This paper reviews empirical evidence on the micro-level consequences of family planning programs in middle- and low-income countries. In doing so, it focuses on fertility outcomes (the number and timing of births), women’s health and socio-economic outcomes, and children’s health and socio-economic outcomes throughout the life cycle. In practice, family planning programs may only explain a modest share of fertility decline in real-world settings, and may also have quantitatively modest - but practically meaningful - effects on the socio-economic welfare of individuals and families.

Next Generation Financing for Global Health: What, Why, When, How?

2/16/16

Many researchers and policymakers have hypothesized that funding models tying grant payments to achieved and verified results — next generation financing models — offer an opportunity for global health funders to push forward their strategic interests and accelerate the impact of their investments. This brief, summarizing the conclusions of a CGD working group on the topic, outlines concrete steps global health funders can take to change the basis of payment of their grants from expenses (inputs) to outputs, outcomes, or impact.

by Carlos Lowry flic.kr/p/Abrxy

Middle-Class Heroes: The Best Guarantee of Good Governance

2/16/16

The two economic developments that have garnered the most attention in recent years are the concentration of massive wealth in the richest one percent of the world’s population and the tremendous, growth-driven decline in extreme poverty in the developing world, especially in China. But just as important has been the emergence of large middle classes in developing countries around the planet. This phenomenon—the result of more than two decades of nearly continuous fast-paced global economic growth—has been good not only for economies but also for governance. After all, history suggests that a large and secure middle class is a solid foundation on which to build and sustain an effective, democratic state. Middle classes not only have the wherewithal to finance vital services such as roads and public education through taxes; they also demand regulations, the fair enforcement of contracts, and the rule of law more generally—public goods that create a level social and economic playing field on which all can prosper.

International Tax, Transparency, and Finance for Development: A Short Guide for the Perplexed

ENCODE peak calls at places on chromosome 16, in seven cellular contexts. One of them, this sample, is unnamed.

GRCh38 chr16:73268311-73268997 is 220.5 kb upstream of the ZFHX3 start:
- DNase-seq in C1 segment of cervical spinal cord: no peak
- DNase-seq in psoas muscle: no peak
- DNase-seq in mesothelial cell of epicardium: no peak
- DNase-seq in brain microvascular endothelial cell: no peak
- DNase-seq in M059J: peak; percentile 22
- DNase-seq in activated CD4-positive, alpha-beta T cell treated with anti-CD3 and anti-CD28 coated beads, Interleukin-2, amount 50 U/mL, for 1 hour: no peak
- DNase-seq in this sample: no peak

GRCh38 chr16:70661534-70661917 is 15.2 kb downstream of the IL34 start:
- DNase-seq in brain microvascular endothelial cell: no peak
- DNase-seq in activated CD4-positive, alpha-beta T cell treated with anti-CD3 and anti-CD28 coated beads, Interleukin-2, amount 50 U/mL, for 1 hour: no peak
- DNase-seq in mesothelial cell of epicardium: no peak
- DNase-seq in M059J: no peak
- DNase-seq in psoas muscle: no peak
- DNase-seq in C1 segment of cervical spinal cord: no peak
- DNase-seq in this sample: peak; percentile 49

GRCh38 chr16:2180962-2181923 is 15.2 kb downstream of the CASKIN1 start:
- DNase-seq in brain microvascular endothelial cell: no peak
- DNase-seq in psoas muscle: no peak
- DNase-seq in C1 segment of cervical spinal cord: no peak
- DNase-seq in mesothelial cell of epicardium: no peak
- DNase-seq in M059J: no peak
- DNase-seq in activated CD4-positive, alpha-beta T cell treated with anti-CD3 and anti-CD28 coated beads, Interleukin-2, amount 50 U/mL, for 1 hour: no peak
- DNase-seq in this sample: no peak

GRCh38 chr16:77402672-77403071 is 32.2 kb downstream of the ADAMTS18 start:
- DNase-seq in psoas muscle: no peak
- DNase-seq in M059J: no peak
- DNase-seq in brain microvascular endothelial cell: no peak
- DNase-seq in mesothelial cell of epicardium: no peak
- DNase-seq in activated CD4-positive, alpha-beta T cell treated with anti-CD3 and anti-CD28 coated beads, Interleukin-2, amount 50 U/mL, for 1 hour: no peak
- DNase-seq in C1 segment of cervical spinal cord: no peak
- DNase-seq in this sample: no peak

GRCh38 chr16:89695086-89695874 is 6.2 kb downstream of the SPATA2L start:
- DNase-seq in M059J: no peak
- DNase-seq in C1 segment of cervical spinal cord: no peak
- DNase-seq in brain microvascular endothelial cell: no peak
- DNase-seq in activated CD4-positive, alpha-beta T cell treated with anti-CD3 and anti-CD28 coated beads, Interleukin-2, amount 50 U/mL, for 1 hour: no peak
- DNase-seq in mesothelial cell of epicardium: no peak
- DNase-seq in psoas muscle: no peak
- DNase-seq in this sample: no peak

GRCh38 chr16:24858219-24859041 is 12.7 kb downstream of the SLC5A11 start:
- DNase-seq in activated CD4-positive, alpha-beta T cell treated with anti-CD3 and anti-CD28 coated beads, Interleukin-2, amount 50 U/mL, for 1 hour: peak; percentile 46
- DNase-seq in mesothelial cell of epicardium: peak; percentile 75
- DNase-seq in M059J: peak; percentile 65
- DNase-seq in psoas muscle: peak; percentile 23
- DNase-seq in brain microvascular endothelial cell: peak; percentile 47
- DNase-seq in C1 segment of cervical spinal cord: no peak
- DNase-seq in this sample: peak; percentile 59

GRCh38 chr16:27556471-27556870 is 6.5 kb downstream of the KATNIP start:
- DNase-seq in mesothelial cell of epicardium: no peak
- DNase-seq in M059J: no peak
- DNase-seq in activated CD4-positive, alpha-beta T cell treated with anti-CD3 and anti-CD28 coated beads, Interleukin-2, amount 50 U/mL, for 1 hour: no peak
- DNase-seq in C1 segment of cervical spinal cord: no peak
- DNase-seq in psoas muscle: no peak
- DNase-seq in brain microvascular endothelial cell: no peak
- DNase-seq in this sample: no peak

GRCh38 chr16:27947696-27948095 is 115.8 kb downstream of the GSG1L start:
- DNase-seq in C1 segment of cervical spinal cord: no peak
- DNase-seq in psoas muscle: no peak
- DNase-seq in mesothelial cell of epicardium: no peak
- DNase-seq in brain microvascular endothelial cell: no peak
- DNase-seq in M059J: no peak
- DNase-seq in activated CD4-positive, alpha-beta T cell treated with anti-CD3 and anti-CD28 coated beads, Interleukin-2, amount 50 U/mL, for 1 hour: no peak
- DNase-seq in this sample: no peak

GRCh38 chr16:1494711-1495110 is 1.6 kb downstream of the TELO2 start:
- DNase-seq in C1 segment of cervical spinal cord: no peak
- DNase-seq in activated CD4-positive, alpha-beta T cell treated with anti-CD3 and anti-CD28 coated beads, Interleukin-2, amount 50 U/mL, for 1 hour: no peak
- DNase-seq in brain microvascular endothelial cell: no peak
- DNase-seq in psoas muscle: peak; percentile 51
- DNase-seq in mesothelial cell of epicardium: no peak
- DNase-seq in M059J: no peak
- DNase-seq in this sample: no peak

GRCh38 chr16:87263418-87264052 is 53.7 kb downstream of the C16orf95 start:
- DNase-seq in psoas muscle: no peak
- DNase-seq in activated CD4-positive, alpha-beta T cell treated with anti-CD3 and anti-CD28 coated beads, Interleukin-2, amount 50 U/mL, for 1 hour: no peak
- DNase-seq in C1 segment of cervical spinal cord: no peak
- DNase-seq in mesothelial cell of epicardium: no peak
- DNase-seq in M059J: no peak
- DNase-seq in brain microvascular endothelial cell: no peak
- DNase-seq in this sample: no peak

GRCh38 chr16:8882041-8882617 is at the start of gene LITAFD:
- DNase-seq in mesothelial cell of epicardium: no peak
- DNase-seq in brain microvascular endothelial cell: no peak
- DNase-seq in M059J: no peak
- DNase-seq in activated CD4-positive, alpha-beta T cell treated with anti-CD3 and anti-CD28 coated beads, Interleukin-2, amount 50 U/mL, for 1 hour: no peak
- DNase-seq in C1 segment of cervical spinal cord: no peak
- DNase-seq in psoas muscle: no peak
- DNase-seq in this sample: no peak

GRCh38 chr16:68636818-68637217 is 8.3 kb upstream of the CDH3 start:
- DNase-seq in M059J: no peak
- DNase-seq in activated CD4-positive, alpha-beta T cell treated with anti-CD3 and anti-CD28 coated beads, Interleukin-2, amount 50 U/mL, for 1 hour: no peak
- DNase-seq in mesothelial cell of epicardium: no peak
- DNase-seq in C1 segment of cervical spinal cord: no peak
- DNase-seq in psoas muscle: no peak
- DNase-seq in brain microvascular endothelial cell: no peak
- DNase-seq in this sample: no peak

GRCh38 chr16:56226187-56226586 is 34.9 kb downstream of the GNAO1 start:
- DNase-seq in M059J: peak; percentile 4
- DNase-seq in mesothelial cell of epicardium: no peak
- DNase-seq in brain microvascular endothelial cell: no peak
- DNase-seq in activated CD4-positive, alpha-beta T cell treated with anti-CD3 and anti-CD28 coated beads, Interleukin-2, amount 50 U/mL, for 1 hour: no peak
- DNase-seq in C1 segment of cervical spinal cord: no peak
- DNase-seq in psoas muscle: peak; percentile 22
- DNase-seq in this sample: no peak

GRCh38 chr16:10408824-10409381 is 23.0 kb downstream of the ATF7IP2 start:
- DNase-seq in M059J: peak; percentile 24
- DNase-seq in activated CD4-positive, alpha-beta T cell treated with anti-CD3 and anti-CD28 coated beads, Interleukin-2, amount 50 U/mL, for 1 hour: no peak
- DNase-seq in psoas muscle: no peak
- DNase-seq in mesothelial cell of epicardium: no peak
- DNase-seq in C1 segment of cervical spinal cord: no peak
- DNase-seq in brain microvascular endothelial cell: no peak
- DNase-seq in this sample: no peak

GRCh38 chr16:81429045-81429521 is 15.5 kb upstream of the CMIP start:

2/12/16

In the search for sustainable sources of finance for development, the potential for developing countries to collect more domestic revenues from taxation has risen to prominence in recent years. International tax evasion and avoidance and the role of tax havens have been raised as critical barriers, and transparency is often advocated as a key solution. This briefing offers a short outline of the key issues, terms, and numbers involved.

pp73

Alternatives to HIPC for African Debt-Distressed Countries: Lessons from Myanmar, Nigeria, and Zimbabwe

2/3/16

Despite the success of the Heavily Indebted Poor Countries (HIPC) in reducing the debt burdens of low-income countries, at least eleven Sub-Saharan African countries are currently in, or face a high risk of, debt distress. A few of those currently at risk include countries that have been excluded from traditional debt relief frameworks. For countries outside the HIPC process, this paper lays out the (formidable) steps for retroactive HIPC inclusion, concluding with lessons for countries seeking exceptional debt relief treatment.

WP421

The New Role of the World Bank - Working Paper 421

1/25/16

Many developing countries need the World Bank’s capital less and less. What role should the Bank play in the 21st century? This paper argues that many features of the Bank today reflect a new role. That role, resting on the economic theory of bargaining and public good provision, is to reduce extreme poverty. Donor subsidies to the Bank already reflect this role, which implies new ways to structure and evaluate the Bank’s work.

flic.kr/p/oTbje9

Shine a Light on the Gaps

1/19/16

If Africa’s smallholder farmers are going to lift themselves out of poverty, they need access to formal financial services instead of the unstable, inflexible, informal arrangements that they currently rely on and that keep them poor. Ngozi Okonjo-Iweala and Janeen Madan review the ways in which digital technology is changing how financial services are delivered and made affordable. With the right investments and policies, farmers will be able to access credit, savings accounts, insurance, payment platforms, and other financial products that allow them to invest in their livelihoods without being exposed to exploitation or untenable risks.

Pages